Where are the diesels?

Hi,
After much media coverage that diesels were coming real soon now, the
number of available diesels are not that many. My hunch on why this is
happening is the price of diesel fuel. Where I am in New York, diesel
fuel is priced above Regular Petrol grade by about 60 cents.
So all the cost savings in better MPG may well be offset by the cost
of fuel and the more expensive engine purchase price. Diesel for cars
no longer have compeling economics.
Best, Mike.
Reply to
hobbes
The latest Car and Driver (April) has an interesting column by CC. He runs through some of the advantages and disadvantages from an economic viewpoint, based on rising prices of Diesel fuel.
One thing he did not discuss is biodiesel. I seem to have a vague recollection that some people claim it is easier to make biodiesel than biogasoline. Is this correct? How much of a problem is making biodiesel?
Reply to
Don Stauffer in Minnesota
In article ,
Depends on how tolerant your vehicle is, but basically you run used cooking oil from the fryer through a filter to strain out the solids and you have bio-diesel. I suppose you could avoid the filter by using new clean veggie oils. (but at that point I think the cost savings and then some is lost)
Now how easy is it to make your veggie oil? I have no idea, but I believe it's fairly labor intensive without specialized machines.
homemade biodiesel is and will be great until it reaches a saturation point of people doing it. At that point, used fry oil is going to start costing money. The resturants which enjoyed someone just taking it away for no cost will have people offering them money to take it once the demand for the used cooking oil goes up.
Reply to
Brent P
Well, the Mythbusters TV show poured straight left over french fry cooking oil into a Benz and it ran perfect on a test track oval. I think it got something like 2 mpg less than pump diesel.
Mike 86/00 CJ7 Laredo, 33x9.5 BFG Muds, 'glass nose to tail in '00 'New' frame in the works for '08. Some Canadian Bush Trip and Build Photos:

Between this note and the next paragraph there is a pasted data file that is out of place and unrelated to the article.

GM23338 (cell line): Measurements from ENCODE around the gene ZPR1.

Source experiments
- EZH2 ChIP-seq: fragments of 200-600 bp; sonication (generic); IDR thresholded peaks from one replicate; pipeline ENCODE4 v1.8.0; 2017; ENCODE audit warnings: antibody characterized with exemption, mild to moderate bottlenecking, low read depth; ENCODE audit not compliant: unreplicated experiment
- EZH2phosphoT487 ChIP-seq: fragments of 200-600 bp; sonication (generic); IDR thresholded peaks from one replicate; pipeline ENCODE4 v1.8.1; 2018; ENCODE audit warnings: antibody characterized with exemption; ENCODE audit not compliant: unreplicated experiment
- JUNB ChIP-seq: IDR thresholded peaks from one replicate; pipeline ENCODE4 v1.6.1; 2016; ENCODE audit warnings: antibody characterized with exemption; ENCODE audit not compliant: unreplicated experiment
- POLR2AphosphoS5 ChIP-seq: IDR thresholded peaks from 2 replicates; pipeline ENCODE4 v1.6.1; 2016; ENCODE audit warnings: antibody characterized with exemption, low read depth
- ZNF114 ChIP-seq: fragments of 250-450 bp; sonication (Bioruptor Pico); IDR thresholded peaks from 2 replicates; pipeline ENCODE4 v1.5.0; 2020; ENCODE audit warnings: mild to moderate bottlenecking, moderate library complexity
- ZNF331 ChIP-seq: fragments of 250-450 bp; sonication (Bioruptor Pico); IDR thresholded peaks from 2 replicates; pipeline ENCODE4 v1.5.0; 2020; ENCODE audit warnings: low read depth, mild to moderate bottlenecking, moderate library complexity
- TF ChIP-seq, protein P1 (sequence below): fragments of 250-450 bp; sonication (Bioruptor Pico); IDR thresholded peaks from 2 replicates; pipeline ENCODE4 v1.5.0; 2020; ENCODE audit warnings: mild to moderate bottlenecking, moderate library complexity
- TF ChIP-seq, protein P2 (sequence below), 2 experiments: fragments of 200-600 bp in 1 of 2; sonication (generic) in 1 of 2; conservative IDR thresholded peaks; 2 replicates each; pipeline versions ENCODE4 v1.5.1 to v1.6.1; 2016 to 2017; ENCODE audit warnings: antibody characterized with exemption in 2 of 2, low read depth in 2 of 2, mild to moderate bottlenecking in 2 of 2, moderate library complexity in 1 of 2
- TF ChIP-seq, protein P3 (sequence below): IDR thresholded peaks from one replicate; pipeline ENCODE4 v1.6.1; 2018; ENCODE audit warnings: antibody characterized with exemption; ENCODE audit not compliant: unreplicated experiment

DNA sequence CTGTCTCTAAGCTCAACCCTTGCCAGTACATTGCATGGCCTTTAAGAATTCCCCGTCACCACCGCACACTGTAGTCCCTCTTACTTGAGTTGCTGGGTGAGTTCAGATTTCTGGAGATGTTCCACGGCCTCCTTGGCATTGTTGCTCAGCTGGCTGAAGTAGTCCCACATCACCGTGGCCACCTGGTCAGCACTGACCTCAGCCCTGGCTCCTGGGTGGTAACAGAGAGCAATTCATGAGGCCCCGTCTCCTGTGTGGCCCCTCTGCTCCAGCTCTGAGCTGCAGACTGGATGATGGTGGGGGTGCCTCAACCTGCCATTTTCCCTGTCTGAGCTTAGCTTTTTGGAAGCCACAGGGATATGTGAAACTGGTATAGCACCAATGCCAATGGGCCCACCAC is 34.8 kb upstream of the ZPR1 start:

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Reply to
Mike Romain
A friend has a VW Jetta diesel. He says he gets 42 mpg city, 46 mpg highway. Unlike the old diesel cars: it doesn't smoke, it doesn't smell, and its not noisy. I was impressed.
I recall the 80s Mercedes with diesels. They smoked, they smelled bad, noisy, and the back of the car was black with diesel smoke residue. The diesel Jetta does none of that.
Finding a station that sells diesel can be a challenge.
Reply to
Beth W
Indeed, the newer (European) diesels work very well and dont have that "pine knot burner". Reputation. I hope they find their way here soon.
Diesel is easy to find here in Texas. Not cheap, but available.
The biodiesel situation is not clearly defined. You can burn waste vegetable oil in many diesels after it has been cleaned up a bit. I have some long term concerns about continued availability of food oil wastes, and about the use of them in auto systems.
You can also run into a nasty situation with the tax authorities if you dont pay tax on this "fuel".
You can make better fuels by converting the fattyacid triglycerides into methyl esters, ethyl esters, or other. That conversion is relatively easy, chemically, but you will lose 15-20% of the volume of oil when the glycerol precipitates out of solution. And then, what do you do with it?
Reply to
HLS
In the USA diesel automobiles have really never had a legal cost advantage over comparable gasoline powered models. Initial cost of a diesel is higher, maintenance costs are a bit higher, fuel is priced well above regular and usually above premium gasoline, etc.
Reply to
John S.